As shown in FIG. 3, magnetooptic scattering of an optical signal may be performed by device 300 which is a Magnetostatic Forward Volume Wave (MSFVW) based magnetooptic Bragg cell, wherein the Bragg cell is formed from a crystalline material 304--exhibiting magnetic properties--which is formed on a substrate 302. In the preferred embodiment, crystal 304 is formed from gadolinium gallium garnet (GGG) having an upper layer of bismuth-doped yitrium iron garnet (YIG). A means (not shown) is provided for generating a constant magnetic field, shown in the direction of arrow Ho. Microstrips 306 and 356 formed on the crystal 304 provide an interface between the crystal and an AC current or voltage source 308 so that an AC current may be injected or applied thereto. As is known in the art, the AC current flowing through the microstrip 306 generates alternating magnetization which propagates away from microstrip 306 at a material dependent velocity and which forms, in the region between microstrips 306 and 356, a moving alternating magnetization grating or spin wave 370 which travels in the direction indicated by arrow 307.
With continued reference to FIG. 3, the incident optical signal 280 is deflected by the spin wave 370 by an angle of φ with respect to the path that the optical signal would have taken absent the magnetic field, and signal 280 is also shifted in frequency by an amount equal to the frequency of the AC current flowing through the device 300. The deflected and frequency shifted optical signal (D) is shown as 281. As discussed hereinabove, the frequency shifted optical signal 221 can then be amplified by the optical amplifier 270 (in FIG. 2) and fed back to device 300 for forming an output optical frequency comb 281.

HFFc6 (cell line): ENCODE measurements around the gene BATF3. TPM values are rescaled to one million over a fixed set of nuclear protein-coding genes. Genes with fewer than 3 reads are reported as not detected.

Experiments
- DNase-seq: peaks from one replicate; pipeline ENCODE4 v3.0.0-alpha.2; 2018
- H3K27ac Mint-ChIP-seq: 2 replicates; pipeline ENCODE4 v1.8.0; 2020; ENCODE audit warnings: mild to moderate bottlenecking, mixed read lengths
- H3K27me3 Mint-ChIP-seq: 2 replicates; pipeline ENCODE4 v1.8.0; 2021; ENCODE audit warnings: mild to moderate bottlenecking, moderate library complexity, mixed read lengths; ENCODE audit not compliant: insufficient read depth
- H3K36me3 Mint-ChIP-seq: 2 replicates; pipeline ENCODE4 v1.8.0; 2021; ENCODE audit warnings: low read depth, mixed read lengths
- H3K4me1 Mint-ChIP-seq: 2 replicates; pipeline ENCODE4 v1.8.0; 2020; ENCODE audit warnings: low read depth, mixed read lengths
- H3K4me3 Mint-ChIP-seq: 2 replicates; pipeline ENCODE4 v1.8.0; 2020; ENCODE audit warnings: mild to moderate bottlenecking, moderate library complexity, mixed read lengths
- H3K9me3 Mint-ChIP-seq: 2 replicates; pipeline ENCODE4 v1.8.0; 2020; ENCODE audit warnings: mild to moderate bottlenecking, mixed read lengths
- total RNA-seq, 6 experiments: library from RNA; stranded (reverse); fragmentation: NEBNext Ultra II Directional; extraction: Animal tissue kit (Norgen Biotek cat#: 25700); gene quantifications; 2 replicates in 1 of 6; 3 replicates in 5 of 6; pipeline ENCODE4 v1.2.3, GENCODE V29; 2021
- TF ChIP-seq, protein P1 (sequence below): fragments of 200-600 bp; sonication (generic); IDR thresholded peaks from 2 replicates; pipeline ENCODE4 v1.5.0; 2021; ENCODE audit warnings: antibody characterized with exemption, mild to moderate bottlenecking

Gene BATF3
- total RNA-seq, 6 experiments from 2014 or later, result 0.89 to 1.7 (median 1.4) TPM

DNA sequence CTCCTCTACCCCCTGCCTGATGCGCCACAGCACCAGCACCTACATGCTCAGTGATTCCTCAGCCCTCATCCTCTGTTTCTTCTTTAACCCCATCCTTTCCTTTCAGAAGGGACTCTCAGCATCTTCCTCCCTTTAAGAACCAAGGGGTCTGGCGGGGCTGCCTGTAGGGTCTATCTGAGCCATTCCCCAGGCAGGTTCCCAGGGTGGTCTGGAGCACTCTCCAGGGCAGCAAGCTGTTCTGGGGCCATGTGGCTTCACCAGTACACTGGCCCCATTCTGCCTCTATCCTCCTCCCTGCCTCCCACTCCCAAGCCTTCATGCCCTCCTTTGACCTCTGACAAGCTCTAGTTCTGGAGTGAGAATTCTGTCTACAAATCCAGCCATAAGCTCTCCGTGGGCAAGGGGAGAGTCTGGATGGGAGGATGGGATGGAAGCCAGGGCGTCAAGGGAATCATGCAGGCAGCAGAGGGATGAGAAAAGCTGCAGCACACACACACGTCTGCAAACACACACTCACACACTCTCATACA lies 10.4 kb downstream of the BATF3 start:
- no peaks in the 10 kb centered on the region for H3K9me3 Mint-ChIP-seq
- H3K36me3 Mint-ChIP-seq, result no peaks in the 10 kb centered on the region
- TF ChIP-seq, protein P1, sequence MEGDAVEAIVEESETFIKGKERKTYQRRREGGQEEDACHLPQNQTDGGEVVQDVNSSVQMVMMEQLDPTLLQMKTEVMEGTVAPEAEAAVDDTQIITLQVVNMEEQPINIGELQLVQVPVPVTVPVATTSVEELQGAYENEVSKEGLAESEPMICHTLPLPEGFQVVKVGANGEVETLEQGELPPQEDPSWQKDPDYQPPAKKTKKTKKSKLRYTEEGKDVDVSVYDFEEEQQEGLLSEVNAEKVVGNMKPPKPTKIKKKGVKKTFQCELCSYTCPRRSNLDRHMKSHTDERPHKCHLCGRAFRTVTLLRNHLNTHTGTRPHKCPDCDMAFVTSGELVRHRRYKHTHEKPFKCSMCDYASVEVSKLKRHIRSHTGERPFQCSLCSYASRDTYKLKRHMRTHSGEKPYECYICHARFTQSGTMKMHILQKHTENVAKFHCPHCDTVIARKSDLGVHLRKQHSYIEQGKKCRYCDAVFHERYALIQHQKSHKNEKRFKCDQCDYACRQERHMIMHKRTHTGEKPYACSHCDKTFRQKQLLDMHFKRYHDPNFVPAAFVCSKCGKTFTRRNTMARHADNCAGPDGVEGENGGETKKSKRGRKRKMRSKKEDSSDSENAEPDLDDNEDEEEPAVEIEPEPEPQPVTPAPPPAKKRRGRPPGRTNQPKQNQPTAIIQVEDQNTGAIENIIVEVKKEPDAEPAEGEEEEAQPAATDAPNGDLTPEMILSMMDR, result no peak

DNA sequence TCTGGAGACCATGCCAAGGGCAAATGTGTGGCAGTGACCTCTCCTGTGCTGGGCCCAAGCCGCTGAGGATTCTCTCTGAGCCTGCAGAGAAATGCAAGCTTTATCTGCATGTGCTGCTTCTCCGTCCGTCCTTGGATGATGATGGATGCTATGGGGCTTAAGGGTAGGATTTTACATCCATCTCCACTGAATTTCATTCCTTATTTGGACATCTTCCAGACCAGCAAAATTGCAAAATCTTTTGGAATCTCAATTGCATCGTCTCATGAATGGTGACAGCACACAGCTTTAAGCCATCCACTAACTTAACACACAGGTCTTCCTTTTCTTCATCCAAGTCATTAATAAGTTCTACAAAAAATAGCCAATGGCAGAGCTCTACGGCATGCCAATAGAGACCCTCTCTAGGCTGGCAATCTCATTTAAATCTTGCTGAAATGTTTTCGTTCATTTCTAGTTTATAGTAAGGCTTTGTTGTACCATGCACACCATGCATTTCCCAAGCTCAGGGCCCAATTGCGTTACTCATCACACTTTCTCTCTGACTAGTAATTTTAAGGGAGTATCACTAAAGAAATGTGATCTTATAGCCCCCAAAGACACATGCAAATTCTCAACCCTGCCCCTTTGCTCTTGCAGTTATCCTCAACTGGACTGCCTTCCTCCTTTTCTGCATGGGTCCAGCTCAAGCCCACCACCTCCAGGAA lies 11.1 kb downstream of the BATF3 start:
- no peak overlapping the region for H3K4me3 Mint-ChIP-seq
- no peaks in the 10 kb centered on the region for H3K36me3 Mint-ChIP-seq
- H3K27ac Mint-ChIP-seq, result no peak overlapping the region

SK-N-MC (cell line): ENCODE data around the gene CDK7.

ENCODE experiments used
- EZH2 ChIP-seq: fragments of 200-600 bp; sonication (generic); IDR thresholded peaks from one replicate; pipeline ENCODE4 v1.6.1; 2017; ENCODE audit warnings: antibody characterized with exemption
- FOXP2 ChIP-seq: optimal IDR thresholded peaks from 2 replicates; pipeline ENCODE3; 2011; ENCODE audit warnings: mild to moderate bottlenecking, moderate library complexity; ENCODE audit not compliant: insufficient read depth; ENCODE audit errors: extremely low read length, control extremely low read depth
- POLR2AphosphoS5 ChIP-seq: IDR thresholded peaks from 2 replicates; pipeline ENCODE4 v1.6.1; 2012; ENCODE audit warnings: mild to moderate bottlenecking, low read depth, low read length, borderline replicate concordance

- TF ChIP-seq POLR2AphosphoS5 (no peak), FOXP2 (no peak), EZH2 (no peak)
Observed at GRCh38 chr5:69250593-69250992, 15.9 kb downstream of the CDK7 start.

Referring now to FIG. 4, an acoustooptic scattering apparatus 400 for shifting the frequency of an incoming optical signal is depicted. As shown, an optical waveguide 402 has an acoustic wave 404 having an acoustic frequency propagating therethrough in a direction indicated by arrow 406. As is known in the art, optical waveguides display polarization characteristics which are represented by the transverse electric (TE) and transverse magnetic (TM) waveguide modes. Light entering a waveguide can be polarized in the TE or TM modes or some combination thereof.
By selecting the wavelength of the acoustic wave 404 to be substantially equal to the waveguide mode beating period--defined as 27π times the reciprocal of the difference in the wavelengths of the TE and TM modes--an incoming optical signal λin in a pure TE or TM mode will exit waveguide 402 (shown as λout) with a polarization orientation orthogonal to that of the incoming optical signal λin. The exiting signal λout is also frequency shifted by an amount equal to the acoustic frequency of the acoustic wave 404.
For example, if λin has a wavelength in the range of 1.3-1.5 microns, and the frequency of the acoustic wave is approximately 200 kHz, then λout will be shifted (upward or downward) by 200 kHz. Thus, when device 400 is incorporated as the frequency shift device in circuit 200 of FIG. 2, the shifted output signal λout will be fed back to device 400 for forming an optical frequency comb. In addition, inasmuch as λout consists of substantially linearly polarized light when λin is either TE or TM, the output of waveguide 402 can be filtered, as is known in the art, to provide for isolation, e.g. to obtain only the horizontally polarized components.